So maybe the truth of the matter is much more complicated. Maybe people are just as interested in work as they always have been. Perhaps it’s just that no one wants to work for you anymore, or that no one wants to work in your industry. This stigma can be corrected, and we’ll talk more about it later.
Most of The Money Has Been in Software & Finance
The truth about the last 30 years of the American economy has been that the highest wages you could earn were in areas like finance and software. There are many well known stories of people getting rich on Wall Street and in Silicon Valley. And to highlight media’s role in this again: we have movies that show this in action: Wall Street, Margin Call, and Wolf of Wall Street in finance, and Super Pumped, the Internship, and the Social Network in tech. These movies aren’t all meant to paint these industries in a positive light, but they create models of desire. They give people reference points for what to want.
A lot of people, when they think about manufacturing jobs, I think seem to only consider jobs that are meant to be somewhat ‘expendable’ - things like forklift operators, assembly workers, etc. However, many manufacturing jobs that go beyond the entry level do have high earning potential. It’s just hard to identify what the career path looks like to get there.
It’s also the case that you’re likely to just be paid far more by working in software or on Wall Street than in other industries like manufacturing. The truth is that many talented Americans would need to take a pay cut to enter manufacturing. Because of this, it seems like manufacturing as an industry either needs to pay its engineers and managers a LOT more to compete with tech and finance, or at minimum provide the clarity young people need to realize that, should they work hard and improve their skillset, they too can also earn a lot of money in manufacturing.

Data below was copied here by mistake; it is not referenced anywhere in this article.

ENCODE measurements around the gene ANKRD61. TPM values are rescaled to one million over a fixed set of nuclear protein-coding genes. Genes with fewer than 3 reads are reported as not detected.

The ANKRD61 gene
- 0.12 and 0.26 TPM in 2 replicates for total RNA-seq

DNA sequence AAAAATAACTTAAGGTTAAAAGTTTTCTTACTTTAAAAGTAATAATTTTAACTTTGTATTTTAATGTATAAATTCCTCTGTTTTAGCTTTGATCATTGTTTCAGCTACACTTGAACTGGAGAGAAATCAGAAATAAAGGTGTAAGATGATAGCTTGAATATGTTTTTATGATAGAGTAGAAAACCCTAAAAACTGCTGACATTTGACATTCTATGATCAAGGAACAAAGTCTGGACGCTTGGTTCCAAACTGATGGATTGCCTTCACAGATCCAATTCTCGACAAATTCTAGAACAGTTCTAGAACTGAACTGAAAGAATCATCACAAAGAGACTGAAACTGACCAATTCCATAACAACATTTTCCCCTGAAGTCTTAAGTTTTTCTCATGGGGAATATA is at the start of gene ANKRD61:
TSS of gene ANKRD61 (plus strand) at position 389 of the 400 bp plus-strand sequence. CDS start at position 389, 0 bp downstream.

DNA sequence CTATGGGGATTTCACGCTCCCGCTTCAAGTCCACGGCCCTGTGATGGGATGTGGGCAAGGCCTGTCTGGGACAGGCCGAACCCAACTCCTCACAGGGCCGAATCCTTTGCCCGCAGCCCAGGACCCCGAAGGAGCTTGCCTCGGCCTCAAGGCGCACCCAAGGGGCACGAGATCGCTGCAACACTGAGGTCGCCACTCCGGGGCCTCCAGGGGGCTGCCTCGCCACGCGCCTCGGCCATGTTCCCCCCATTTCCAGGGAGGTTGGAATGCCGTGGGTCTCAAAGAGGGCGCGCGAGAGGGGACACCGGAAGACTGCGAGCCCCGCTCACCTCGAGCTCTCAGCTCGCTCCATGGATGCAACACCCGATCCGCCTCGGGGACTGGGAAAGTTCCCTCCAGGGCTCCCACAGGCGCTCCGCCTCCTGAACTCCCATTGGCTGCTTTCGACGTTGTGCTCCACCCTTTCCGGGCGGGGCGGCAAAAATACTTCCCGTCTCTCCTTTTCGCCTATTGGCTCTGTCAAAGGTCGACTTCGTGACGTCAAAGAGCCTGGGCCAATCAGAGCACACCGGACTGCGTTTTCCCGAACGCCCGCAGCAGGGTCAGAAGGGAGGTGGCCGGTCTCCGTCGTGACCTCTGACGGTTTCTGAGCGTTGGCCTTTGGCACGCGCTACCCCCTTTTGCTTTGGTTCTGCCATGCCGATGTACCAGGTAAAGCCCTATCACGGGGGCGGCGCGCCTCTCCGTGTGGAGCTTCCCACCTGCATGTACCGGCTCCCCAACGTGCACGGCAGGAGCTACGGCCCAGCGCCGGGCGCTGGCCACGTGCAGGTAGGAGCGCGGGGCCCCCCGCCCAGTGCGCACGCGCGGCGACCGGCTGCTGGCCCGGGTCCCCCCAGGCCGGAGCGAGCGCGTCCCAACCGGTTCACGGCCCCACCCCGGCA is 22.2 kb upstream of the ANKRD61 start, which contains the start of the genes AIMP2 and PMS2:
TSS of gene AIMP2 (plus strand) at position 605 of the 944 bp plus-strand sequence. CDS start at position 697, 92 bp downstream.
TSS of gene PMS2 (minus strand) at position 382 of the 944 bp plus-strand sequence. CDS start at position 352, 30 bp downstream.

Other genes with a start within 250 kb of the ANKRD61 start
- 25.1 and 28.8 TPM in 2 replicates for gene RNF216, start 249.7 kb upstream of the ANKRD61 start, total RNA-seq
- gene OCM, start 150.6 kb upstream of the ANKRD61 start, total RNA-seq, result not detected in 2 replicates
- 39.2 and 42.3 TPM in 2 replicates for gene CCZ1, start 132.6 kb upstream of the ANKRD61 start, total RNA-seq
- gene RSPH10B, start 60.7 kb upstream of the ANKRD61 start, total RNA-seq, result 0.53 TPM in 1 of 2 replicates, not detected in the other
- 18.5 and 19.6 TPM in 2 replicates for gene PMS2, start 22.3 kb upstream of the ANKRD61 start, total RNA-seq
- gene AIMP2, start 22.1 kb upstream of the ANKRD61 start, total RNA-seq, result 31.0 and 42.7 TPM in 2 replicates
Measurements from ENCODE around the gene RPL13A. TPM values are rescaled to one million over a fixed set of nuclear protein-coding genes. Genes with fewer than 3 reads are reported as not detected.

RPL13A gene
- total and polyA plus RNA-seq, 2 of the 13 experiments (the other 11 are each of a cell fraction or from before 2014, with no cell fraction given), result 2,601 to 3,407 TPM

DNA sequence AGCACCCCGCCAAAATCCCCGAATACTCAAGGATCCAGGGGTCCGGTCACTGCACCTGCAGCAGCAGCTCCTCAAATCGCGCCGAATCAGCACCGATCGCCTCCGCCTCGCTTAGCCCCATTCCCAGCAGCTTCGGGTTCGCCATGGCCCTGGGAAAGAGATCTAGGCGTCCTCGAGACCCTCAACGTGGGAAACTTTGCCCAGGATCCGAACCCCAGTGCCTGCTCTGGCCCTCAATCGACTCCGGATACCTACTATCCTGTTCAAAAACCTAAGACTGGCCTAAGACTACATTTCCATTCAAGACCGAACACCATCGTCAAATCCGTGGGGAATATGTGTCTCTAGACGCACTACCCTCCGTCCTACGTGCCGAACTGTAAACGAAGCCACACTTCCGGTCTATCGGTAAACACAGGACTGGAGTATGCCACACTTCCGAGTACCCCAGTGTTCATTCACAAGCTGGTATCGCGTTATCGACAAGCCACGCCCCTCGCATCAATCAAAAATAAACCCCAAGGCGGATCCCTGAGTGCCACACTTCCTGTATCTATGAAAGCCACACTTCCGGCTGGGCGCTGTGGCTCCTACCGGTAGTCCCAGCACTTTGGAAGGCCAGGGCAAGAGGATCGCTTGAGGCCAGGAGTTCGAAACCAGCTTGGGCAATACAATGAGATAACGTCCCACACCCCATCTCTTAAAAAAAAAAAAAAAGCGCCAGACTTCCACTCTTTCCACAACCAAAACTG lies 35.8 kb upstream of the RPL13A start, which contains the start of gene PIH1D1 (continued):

So How Does Manufacturing Fix These Problems?
Some of these issues are simply problems of perception and PR, but the fact that the manufacturing career path doesn’t look as promising as many other options is at least somewhat rooted in reality. So where does the industry go from here?
Making manufacturing cool
again for maybe the first time ever
The truth is that manufacturing might be much different than the world made it seem for Gen Z and Millennials. It also might just feel like more honest work than being a corporate drone at company HQ. You usually don’t have to sit behind a desk and make PowerPoints, you can walk the factory floor, and you can get paid to work with your hands. You’re producing things for the economy, and you might even be contributing to national security and defense. This desire to create things for a living is, I think, part of why many young people have learned to code. It allows people to feel like they are earning their money by producing things. It feels good, and gives you a sense of accomplishment and craftsmanship.
When you watch War Factories and see those men and women cranking out tanks and P-51 Mustangs and warships, you can’t help but feel that they were able to derive unique sense of meaning from their work. They even called Willow Run in Detroit the Arsenal of Democracy. The American manufacturing industry needs to capture this same spirit again today in its efforts to recruit young talent to work in the industry.
Additionally, manufacturing today is filled with much more advanced tooling. There are advanced robots and high tech pieces of machinery everywhere. There is skilled work in manufacturing that no one told young people about, and it’s actually a really interesting area for young engineers to work in. Things like this are also a good idea: